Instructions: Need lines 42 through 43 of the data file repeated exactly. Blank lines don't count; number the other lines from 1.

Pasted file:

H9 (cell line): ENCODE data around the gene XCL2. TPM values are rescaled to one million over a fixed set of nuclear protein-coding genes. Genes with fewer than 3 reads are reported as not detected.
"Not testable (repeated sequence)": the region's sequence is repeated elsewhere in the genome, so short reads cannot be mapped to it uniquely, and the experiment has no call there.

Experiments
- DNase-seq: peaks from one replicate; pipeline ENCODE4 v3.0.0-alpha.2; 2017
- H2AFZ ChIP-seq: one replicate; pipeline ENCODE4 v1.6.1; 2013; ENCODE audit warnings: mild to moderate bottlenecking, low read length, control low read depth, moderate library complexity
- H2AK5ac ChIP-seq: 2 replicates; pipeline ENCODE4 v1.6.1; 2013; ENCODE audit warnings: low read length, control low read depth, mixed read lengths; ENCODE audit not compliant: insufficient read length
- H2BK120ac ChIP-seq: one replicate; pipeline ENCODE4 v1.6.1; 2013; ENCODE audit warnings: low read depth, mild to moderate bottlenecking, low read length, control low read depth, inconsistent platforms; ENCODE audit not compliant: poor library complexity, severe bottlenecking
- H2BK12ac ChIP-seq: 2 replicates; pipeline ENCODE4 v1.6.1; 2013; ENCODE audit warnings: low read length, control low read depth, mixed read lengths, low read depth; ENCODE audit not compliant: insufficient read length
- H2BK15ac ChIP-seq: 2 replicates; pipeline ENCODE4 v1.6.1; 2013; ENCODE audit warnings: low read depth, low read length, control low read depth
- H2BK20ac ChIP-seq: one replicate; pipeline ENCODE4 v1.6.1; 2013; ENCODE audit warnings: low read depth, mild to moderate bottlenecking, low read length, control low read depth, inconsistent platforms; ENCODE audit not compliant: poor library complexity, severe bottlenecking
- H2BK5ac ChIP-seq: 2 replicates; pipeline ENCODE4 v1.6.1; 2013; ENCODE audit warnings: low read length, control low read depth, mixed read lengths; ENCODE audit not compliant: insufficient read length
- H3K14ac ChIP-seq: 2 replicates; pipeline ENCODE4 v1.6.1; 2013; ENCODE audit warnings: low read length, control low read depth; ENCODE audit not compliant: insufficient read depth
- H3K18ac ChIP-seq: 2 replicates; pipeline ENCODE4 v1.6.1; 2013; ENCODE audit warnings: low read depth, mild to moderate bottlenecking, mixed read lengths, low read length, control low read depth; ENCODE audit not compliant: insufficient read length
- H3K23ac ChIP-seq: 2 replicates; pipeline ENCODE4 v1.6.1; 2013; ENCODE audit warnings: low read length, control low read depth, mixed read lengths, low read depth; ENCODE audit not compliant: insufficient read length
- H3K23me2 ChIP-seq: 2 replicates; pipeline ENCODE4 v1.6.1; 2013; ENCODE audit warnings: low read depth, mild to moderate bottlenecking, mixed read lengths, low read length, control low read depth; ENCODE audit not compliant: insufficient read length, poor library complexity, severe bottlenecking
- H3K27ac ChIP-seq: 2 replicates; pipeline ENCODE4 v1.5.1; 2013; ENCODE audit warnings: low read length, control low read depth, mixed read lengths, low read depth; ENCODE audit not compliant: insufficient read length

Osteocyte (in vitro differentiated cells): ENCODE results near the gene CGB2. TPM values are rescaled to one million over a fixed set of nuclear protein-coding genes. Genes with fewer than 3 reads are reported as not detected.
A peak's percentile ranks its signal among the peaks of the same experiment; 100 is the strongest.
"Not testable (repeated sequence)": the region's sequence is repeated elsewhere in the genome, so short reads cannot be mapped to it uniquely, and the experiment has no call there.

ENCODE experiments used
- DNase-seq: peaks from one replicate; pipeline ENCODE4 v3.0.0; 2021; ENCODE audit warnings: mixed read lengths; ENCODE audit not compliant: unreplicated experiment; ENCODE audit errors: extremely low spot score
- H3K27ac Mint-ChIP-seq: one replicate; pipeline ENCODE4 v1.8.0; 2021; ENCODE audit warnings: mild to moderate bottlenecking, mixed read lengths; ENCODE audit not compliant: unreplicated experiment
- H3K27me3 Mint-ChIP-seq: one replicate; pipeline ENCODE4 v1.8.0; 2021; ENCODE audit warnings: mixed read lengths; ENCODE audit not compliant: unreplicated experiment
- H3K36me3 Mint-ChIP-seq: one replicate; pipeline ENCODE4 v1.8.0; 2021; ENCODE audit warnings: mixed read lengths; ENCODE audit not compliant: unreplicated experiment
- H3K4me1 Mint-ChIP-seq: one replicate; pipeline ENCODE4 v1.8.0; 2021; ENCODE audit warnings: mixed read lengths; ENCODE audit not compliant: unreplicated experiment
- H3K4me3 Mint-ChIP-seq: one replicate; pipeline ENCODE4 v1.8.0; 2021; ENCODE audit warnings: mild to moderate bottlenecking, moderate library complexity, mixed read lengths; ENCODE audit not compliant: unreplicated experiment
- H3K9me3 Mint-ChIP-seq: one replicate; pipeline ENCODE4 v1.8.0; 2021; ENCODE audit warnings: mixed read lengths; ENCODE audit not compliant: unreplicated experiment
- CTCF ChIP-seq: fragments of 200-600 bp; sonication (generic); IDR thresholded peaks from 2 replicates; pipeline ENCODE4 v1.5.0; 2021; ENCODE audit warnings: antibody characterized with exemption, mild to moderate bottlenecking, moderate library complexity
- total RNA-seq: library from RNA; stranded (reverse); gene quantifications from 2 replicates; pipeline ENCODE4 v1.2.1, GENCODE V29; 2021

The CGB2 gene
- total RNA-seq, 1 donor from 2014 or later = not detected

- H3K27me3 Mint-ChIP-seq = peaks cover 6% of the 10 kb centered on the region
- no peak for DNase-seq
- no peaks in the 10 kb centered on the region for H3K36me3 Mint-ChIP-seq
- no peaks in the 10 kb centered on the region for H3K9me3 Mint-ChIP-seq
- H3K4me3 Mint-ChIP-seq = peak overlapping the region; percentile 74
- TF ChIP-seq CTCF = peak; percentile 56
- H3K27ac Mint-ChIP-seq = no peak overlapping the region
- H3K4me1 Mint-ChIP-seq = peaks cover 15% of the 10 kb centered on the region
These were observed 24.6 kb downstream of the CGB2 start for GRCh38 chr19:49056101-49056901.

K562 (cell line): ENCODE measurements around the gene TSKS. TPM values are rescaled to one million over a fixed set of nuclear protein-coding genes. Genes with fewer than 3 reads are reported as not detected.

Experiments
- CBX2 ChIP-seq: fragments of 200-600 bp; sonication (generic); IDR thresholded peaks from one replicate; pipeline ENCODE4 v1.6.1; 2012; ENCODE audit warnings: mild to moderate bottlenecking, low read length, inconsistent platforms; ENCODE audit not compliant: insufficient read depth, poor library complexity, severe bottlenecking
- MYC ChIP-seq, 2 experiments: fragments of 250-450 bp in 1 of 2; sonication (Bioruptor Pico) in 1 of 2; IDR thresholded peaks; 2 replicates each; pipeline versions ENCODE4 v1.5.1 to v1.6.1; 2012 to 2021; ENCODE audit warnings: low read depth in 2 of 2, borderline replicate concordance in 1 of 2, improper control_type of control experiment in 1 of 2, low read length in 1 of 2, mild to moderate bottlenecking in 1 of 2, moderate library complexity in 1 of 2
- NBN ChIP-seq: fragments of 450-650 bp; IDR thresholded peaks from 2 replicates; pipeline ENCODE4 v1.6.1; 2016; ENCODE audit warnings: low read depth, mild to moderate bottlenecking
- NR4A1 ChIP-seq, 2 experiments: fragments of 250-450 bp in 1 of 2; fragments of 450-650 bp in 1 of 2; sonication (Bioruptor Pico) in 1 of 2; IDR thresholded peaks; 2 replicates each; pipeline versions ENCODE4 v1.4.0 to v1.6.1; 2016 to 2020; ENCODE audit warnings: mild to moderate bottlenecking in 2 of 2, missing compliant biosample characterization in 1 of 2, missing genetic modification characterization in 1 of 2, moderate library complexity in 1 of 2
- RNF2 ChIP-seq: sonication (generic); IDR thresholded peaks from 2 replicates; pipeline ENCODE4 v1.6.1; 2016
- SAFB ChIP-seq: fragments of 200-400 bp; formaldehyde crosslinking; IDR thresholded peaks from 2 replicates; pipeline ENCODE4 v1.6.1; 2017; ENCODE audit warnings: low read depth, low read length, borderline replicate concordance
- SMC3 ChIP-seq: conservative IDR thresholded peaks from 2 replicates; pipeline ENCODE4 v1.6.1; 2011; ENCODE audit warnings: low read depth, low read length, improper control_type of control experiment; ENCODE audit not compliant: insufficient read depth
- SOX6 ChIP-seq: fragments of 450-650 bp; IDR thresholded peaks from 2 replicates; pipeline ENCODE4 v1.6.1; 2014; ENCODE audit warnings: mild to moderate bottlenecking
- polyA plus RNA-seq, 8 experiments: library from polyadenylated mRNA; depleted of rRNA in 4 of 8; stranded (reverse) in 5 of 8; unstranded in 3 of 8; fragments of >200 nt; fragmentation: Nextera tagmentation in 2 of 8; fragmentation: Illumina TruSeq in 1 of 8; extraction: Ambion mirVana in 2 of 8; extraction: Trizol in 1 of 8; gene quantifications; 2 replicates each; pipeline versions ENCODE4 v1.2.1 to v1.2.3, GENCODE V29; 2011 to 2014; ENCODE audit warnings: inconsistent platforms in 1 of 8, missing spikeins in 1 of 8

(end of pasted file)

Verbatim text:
Experiments
- CBX2 ChIP-seq: fragments of 200-600 bp; sonication (generic); IDR thresholded peaks from one replicate; pipeline ENCODE4 v1.6.1; 2012; ENCODE audit warnings: mild to moderate bottlenecking, low read length, inconsistent platforms; ENCODE audit not compliant: insufficient read depth, poor library complexity, severe bottlenecking